September 9, 2010 Volume CXXVIII Issue 1

Campus responds to recent assault

Copy Editor

The parking lot on the side of Anderson where the incident occured.

In the early hours of Tuesday, Aug. 24, just days after students moved back to campus, an incident was reported in the Anderson Hall parking lot. A female student went to the hospital, but the assailant got away.

The attacker is not thought to be a Georgetown student and has been described as a bearded white male around six feet tall. While this incident has frightened and worried many students, it is thought to be an isolated event.

Dean of Student Life Dr. Todd Gambill encourages students to not be afraid to go out after dark and to remember that bad things can happen anywhere, including the Georgetown bubble, but there are many ways we can protect and prepare ourselves. Walking in groups after nightfall or calling Campus Safety at 502-863-8111 if walking alone is just a few of those ways.

Dr. Gambill and Director of Campus Safety Dan Brown, along with area coordinator Ashley Babladelis, teamed up with local self-defense instructor and owner of local Davis TaeKwonDo Academy Angela Davis to hold an informational session in the Tiger Den in Knight Hall last week.

Both Brown and Mrs. Davis, along with new Campus Safety officer Stanley Williams and Wellness Center counselor Megan Redditt, met with around 40 women to talk about ways to stay safe on campus and the resources available to students.

Mr. Williams talked about how Campus Safety is here to help students and to keep them safe, so don’t hesitate to call if you need them. Redditt was also available to discuss how people are feeling in light of the assault. Mrs. Davis explained that talking on a cell phone or texting while walking alone actually give students a false sense of security because people are actually more vulnerable when using a phone because they do not pay as much attention to their surroundings.

She also told the students not to be afraid to use whatever resources they have with them, including a pencil or magazine, to hinder the person or to run away and to always remember to scream because it helps you breathe.

Dan Brown’s favorite quote sums it up best: “Don’t be afraid, be aware” and it fits in well with what Davis was saying because both of them encouraged students to pay attention and to be aware of what is happening around them and not to fall into the trap of thinking it could never happen to them.

Brown also said, “The silver lining in a bad situation is that we have a heightened sense of awareness now.” For students who may still be unnerved by this recent incident, the Georgetown Student Life staff has teamed up with Davis TaeKwonDo to offer four free self-defense classes at Davis’ academy, just a few minutes from campus.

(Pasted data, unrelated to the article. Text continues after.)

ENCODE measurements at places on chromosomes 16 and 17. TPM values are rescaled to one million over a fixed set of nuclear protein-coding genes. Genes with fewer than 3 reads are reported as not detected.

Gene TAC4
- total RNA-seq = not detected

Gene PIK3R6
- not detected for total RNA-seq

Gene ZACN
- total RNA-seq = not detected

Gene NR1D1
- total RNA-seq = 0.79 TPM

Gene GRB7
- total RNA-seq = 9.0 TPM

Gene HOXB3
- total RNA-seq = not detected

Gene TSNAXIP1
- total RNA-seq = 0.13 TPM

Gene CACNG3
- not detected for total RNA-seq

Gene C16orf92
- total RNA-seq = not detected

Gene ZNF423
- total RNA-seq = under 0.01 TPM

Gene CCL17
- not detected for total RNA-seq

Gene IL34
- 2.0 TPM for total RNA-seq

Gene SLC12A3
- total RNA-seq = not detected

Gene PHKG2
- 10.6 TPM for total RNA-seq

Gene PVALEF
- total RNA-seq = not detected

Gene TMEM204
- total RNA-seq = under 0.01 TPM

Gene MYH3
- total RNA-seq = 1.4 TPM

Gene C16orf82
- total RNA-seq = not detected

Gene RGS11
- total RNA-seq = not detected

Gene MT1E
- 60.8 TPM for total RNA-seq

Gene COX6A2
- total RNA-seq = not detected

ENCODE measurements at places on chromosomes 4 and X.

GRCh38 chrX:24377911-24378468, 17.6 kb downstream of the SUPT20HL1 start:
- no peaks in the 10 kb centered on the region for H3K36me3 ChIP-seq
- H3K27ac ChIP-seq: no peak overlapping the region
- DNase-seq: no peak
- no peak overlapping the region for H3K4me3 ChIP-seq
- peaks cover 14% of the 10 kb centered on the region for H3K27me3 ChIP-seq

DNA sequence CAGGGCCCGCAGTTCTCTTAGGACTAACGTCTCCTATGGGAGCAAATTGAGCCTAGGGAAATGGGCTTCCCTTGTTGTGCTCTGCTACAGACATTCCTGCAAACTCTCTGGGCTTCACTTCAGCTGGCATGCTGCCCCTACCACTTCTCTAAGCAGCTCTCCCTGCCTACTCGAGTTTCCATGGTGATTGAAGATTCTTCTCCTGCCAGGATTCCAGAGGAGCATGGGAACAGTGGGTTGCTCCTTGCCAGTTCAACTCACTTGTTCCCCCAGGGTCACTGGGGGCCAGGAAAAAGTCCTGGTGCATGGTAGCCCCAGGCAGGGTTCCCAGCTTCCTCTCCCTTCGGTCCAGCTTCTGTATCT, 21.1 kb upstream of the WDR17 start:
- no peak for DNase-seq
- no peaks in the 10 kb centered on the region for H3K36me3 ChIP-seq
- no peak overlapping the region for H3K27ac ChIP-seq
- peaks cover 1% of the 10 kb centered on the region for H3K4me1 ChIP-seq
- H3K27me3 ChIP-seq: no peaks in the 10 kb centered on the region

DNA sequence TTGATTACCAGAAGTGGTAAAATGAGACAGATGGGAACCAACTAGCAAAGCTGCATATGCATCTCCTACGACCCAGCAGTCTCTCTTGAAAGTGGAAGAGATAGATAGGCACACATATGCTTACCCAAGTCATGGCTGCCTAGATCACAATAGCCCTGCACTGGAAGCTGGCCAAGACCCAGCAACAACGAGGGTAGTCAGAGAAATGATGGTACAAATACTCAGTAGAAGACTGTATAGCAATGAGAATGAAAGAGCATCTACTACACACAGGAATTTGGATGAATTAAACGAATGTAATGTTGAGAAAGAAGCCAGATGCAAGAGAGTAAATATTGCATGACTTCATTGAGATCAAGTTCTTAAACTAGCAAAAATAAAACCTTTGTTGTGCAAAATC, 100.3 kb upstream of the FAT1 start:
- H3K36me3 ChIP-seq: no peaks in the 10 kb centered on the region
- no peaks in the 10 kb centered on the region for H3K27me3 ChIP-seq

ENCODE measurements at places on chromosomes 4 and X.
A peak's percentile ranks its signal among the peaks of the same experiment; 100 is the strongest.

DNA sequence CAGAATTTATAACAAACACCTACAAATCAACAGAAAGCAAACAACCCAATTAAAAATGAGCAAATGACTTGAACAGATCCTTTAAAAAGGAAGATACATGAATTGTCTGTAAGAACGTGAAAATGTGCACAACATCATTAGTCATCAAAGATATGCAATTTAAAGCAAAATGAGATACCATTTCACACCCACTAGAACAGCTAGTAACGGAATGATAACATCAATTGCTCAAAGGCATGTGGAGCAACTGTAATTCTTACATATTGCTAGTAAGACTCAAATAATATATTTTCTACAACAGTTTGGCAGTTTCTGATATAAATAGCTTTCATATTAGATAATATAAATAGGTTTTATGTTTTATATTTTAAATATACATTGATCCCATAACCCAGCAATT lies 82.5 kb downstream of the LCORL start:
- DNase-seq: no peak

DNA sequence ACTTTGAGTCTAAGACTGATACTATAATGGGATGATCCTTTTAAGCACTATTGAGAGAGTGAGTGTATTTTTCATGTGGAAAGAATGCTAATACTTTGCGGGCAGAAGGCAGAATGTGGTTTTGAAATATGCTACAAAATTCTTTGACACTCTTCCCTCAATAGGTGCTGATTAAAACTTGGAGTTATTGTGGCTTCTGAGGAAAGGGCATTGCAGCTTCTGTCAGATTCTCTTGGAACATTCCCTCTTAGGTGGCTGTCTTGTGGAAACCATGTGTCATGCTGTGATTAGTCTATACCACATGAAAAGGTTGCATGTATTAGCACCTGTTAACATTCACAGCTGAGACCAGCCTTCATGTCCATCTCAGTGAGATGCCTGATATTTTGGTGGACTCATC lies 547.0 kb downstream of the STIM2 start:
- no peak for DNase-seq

If anyone is interested in the classes, please email Ashley Babladelis at

Dan Brown safety 101

Copy Editor

If you are walking after dark it is a good idea to travel with a friend or even call Campus Safety for an escort.

If you must walk alone travel through well lit areas.

Please feel free to report areas that are dark or that may need lights repaired.

Parking lots should be well lit but if you see suspicious activity in parking lots don’t take chances.

Either stay in your car and use one of the parking lot emergency phones or drive to Giddings Circle and we will escort you to your residence hall.

If you are going to your car, have your keys ready before you get there.

If you feel that you are being followed, cross to the other side of the street, yell for help, and run to a building that seems occupied (Student Center is open 24/7).

If you witness any suspicious behaviors or activities please call Campus Safety so we can dispatch an officer.

Video challenge sweepstakes

Staff Writer

By now the routine is settling. With classes, clubs, jobs and friends, students returning and new are recognizing the patterns of typical college life. But why live your college life here? Why choose Georgetown College over any other educational institution? And, if you’re not a freshman, why not transfer like one-third of college students do, as reported by The New York Times in April 2010? There is an undeniable attraction that draws students to this small and—at least after a noise ordinance condemns one of the welcome-back parties— quiet school. That attraction, in addition to a magnetism which compels us to want to stay, makes Georgetown special enough to call home nine months out of the year. Get ready for a fast-approaching chance to explain this phenomenon and show off your masterful video-shooting and editing skills at the same time.